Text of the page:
Hundreds of millions of francs worth of this gold was monetary gold plundered from the central banks of occupied countries. 581,000 francs of "Melmer" gold taken from Holocaust victims in eastern Europe was sold to Swiss banks. In total, trade between Germany and Switzerland contributed about 0.5% to the German war effort but did not significantly lengthen the war.
Over the course of the war, Switzerland interned 300,000 refugees. 104,000 of these were foreign troops interned according to the Rights and Duties of Neutral Powers outlined in the Hague Conventions. The rest were foreign civilians and were either interned or granted tolerance or residence permits by the cantonal authorities. Refugees were not allowed to hold jobs. 60,000 of the refugees were civilians escaping persecution by the Nazis. Of these, 26,000 to 27,000 were Jews. Between 10,000 and 25,000 civilian refugees were refused entry. At the beginning of the war, Switzerland had a Jewish population of between 18,000 and 28,000 and a total population of about 4 million.
Within Switzerland at the time of the conflict there was moderate polarization. Some were pacifists. Some took sides according to international capitalism or international communism. Others leaned more towards their language group, with some in French-speaking areas more pro-Allied, and some in Swiss-German areas more pro-Axis. The government attempted to thwart the activities of any individual, party, or faction in Switzerland that acted with extremism or attempted to break the unity of the nation. The Swiss-German speaking areas moved linguistically further away from the standard (high) German spoken in Germany, with more emphasis on local Swiss dialects.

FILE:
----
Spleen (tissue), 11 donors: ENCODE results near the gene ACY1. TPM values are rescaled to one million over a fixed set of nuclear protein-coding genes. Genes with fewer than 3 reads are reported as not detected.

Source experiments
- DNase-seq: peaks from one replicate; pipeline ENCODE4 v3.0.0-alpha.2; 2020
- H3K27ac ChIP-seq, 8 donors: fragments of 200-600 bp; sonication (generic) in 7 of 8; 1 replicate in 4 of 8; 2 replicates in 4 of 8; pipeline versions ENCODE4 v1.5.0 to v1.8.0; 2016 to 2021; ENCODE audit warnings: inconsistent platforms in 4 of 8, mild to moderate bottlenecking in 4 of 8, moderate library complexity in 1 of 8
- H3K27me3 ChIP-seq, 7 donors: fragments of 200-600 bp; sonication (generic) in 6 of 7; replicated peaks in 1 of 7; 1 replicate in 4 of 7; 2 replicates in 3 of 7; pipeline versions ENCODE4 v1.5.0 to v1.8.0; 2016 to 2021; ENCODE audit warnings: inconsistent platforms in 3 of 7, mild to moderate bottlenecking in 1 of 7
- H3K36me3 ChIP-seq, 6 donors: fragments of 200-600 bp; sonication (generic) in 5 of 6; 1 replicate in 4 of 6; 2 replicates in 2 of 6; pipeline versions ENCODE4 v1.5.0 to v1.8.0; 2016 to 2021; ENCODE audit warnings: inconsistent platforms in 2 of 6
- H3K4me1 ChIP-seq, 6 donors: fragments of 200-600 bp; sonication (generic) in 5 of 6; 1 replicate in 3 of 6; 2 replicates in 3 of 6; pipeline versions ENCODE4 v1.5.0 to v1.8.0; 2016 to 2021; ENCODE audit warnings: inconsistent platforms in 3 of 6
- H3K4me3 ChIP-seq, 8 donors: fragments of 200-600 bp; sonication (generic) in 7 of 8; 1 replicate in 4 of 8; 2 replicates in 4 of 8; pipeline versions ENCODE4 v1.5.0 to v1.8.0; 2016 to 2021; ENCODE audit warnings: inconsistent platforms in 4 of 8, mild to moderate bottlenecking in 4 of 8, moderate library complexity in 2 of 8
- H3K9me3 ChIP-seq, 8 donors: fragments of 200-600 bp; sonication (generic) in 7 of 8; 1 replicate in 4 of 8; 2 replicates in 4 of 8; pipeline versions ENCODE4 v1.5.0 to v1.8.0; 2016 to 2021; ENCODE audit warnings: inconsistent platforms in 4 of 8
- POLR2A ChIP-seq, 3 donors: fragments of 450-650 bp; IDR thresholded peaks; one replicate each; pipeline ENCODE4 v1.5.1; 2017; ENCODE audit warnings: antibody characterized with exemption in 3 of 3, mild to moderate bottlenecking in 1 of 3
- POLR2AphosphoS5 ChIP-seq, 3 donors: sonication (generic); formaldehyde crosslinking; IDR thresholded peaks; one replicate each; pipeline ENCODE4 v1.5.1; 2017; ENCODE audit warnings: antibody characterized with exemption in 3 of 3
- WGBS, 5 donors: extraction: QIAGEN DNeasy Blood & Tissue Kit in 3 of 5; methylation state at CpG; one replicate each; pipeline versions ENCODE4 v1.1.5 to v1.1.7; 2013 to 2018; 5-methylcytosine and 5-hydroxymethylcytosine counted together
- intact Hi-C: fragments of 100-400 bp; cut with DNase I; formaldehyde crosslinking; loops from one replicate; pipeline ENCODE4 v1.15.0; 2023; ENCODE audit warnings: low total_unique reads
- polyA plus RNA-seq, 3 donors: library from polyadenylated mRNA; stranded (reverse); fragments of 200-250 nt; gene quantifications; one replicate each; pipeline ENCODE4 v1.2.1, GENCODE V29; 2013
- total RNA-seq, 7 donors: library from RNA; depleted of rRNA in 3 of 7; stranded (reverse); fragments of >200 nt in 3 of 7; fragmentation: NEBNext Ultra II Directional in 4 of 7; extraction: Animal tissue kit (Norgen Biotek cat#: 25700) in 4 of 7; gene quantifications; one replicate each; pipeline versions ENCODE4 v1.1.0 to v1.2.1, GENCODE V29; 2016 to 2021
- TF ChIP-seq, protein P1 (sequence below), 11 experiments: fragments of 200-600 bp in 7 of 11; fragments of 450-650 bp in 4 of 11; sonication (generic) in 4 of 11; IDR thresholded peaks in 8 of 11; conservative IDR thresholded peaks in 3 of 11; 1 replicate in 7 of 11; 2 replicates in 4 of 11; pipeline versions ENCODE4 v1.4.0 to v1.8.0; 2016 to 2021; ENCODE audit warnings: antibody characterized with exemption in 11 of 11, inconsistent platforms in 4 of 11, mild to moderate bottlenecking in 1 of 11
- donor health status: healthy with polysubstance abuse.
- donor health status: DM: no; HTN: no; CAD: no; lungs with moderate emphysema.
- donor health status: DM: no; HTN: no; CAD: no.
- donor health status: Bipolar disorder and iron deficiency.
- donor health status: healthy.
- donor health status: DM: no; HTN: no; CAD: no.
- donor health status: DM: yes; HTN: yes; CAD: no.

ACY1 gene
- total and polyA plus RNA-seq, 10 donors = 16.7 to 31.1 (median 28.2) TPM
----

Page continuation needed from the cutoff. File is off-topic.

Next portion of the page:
In the 1960s, significant controversy arose among historians regarding the nation's relations with Nazi Germany.
By the 1990s the controversies included a class-action lawsuit brought in New York over Jewish assets in Holocaust-era bank accounts. The government commissioned an authoritative study of Switzerland's interaction with the Nazi regime. The final report by this independent panel of international scholars, known as the Bergier Commission, was issued in 2002.
History after 1945
During the Cold War, Swiss authorities considered the construction of a Swiss nuclear bomb. Leading nuclear physicists at the Federal Institute of Technology Zurich such as Paul Scherrer made this a realistic possibility. However, financial problems with the defense budget prevented the substantial funds from being allocated, and the Nuclear Non-Proliferation Treaty of 1968 was seen as a valid alternative. All remaining plans for building nuclear weapons were dropped by 1988.